Most commonly, we hear of the criminal aspect of sexual assault, but there are also civil claims that a victim may be able to bring against the party (or parties) responsible. Depending on the facts of the case, the responsible party, or defendant, may be the assailant, their employer or another person that was involved in the assault. The victim may be able to bring personal injury claims for injuries suffered as a result of the sexual assault committed against him or her. When brining a personal injury case, the plaintiff (injured party or loved one bringing the lawsuit on the injured party’s behalf) must be able to prove certain elements to the court. The elements are these:
Generally, if an individual (assailant) intentionally caused the victim’s injuries, he or she is the party held responsible for those injuries (the defendant). In other cases, the assailant’s employer or another party may be held responsible due to negligence. If negligence was the cause of the victim’s injuries, those elements must be proven to the court as well. The elements of negligence are as follows:
If you or a loved one was injured due to a sexual assault, it is important to speak with a personal injury attorney in your area. A knowledgeable attorney will be able to explain your legal rights and options, and help you determine what the best course of action is in your situation.
In a personal injury case, the victim (plaintiff) may be awarded damages for his or her injuries from the court. The judge or jury will determine the amount of damages based on the extent or severity of the victim’s injuries and the amount of legal responsibility the defendant has for those injuries. The damages will be monetary in nature and are intended to compensate the victim for expenses he or she incurred as a result of the sexual assault related injuries. The costs taken into consideration by the fact finder (judge or jury) may be physical, emotional or other expenses (depending on the circumstances of the case). Examples of the victim’s damages may be pain and suffering, medical bills, future health care costs, loss of wages, loss of future earning capacity, loss of enjoyment/quality of life, loss of consortium (by the victim’s spouse) or other fact-specific expenses. A number of factors may be considered when determining the amount of compensation a victim may be awarded. It will depend on the specific circumstances of the case, the amount of costs the victim has incurred (financially and emotionally) and the permanence or severity of the damages the victim has suffered.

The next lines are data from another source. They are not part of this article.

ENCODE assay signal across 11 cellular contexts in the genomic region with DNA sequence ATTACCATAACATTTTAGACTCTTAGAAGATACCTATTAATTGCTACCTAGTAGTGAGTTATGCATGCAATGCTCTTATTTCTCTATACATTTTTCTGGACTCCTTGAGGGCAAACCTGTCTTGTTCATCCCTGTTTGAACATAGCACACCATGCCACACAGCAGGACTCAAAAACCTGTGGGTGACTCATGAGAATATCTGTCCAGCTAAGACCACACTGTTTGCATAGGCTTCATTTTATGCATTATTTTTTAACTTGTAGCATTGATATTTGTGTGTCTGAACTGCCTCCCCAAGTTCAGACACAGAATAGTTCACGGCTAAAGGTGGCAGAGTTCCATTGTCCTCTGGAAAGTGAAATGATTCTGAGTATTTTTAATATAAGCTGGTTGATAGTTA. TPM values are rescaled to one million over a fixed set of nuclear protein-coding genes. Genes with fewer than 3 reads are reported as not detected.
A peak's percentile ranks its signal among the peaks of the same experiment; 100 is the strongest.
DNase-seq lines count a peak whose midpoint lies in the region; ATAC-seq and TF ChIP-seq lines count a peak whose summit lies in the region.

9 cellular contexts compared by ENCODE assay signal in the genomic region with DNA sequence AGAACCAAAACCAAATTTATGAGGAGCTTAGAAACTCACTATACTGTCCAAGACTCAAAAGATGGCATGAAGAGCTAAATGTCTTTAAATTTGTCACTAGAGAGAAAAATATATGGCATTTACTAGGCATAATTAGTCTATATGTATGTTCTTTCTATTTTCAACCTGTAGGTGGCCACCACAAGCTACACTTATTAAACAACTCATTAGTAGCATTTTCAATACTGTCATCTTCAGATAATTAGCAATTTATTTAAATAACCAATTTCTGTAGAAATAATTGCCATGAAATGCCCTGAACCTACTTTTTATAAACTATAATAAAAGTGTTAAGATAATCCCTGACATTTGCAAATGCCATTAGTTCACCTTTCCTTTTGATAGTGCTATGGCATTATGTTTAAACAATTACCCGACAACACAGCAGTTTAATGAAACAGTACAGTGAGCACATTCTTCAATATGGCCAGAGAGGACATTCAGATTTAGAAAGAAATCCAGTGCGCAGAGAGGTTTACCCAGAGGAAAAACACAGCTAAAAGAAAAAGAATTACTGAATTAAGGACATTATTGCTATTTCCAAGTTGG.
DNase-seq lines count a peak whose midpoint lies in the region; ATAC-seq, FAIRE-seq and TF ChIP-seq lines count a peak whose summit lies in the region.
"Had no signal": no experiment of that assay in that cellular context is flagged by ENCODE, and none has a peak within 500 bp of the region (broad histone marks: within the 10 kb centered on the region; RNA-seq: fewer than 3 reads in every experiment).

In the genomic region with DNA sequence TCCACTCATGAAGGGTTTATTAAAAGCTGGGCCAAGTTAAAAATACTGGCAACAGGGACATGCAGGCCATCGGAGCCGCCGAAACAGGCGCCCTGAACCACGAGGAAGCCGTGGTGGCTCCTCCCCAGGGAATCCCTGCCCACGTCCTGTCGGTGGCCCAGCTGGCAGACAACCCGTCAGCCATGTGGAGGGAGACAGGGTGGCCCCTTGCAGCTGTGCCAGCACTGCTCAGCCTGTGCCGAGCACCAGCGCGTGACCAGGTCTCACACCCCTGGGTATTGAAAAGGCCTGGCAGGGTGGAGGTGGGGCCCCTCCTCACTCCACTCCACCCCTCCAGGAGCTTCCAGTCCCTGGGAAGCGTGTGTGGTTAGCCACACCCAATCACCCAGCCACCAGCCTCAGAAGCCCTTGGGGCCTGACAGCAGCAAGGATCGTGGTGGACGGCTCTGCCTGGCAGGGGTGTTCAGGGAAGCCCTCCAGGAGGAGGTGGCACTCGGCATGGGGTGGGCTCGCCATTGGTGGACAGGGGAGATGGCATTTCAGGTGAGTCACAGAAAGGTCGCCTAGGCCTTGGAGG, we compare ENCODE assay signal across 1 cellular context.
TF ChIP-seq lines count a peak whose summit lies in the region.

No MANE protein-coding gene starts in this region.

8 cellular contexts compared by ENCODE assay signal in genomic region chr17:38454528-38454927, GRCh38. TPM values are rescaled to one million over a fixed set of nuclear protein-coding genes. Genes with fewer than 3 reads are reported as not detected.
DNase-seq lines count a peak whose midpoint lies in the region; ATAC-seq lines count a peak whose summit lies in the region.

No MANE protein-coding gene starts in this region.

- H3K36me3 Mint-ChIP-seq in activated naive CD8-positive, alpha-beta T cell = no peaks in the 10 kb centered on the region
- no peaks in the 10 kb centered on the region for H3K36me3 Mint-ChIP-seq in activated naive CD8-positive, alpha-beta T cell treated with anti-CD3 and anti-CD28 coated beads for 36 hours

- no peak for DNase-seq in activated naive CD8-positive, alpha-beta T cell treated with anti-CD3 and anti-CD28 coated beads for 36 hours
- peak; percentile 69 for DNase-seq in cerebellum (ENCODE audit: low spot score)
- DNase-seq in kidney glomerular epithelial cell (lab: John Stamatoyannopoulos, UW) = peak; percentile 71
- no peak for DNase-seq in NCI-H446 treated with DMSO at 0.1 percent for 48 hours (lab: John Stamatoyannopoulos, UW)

It is important to speak to a personal injury attorney in your area to determine what types of compensation are offered in your jurisdiction. An attorney can also answer any questions you may have and help you find out more about what legal options are available to you.